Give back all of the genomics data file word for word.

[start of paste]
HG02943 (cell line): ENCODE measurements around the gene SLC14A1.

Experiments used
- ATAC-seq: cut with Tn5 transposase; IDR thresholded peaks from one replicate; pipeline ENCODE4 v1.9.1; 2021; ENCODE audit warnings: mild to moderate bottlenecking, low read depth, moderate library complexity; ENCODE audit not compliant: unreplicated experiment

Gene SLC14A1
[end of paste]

HG02943 (cell line): ENCODE measurements around the gene SLC14A1.

Experiments used
- ATAC-seq: cut with Tn5 transposase; IDR thresholded peaks from one replicate; pipeline ENCODE4 v1.9.1; 2021; ENCODE audit warnings: mild to moderate bottlenecking, low read depth, moderate library complexity; ENCODE audit not compliant: unreplicated experiment

Gene SLC14A1